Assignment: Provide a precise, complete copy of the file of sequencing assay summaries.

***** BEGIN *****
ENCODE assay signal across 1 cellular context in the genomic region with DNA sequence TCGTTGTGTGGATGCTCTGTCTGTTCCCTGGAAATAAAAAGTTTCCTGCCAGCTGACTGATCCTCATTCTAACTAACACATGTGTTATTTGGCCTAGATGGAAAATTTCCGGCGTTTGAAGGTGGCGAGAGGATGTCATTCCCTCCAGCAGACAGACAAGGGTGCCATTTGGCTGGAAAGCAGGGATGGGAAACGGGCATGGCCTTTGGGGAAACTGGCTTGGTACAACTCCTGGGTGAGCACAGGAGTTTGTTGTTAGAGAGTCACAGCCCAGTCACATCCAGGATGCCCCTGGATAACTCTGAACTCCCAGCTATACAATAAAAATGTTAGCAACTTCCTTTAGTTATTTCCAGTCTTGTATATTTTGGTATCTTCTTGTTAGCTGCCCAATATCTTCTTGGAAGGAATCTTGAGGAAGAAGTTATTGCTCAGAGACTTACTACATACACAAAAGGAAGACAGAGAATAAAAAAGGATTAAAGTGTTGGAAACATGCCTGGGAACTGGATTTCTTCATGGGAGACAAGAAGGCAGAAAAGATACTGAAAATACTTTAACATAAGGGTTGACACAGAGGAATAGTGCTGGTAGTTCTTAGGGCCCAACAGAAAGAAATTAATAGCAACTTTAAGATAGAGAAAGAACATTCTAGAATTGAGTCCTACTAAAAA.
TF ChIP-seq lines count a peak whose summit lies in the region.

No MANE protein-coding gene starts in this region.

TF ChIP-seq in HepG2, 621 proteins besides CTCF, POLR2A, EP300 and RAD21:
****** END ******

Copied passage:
ENCODE assay signal across 1 cellular context in the genomic region with DNA sequence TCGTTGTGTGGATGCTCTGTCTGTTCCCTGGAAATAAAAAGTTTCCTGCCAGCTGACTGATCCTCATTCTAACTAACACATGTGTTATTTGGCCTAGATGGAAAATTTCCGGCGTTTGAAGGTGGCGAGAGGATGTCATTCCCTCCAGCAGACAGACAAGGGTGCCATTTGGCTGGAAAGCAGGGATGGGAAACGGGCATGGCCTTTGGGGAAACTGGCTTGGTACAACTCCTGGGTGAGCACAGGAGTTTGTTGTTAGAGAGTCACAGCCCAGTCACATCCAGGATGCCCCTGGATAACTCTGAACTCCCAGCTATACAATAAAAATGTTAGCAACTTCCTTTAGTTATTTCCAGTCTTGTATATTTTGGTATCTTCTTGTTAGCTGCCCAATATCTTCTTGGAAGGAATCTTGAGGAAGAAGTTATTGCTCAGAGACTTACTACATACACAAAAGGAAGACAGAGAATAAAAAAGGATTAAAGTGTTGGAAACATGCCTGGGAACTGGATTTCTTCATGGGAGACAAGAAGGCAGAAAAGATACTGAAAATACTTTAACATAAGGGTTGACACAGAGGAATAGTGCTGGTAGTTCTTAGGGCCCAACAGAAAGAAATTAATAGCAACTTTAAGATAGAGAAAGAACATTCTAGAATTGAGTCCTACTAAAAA.
TF ChIP-seq lines count a peak whose summit lies in the region.

No MANE protein-coding gene starts in this region.

TF ChIP-seq in HepG2, 621 proteins besides CTCF, POLR2A, EP300 and RAD21: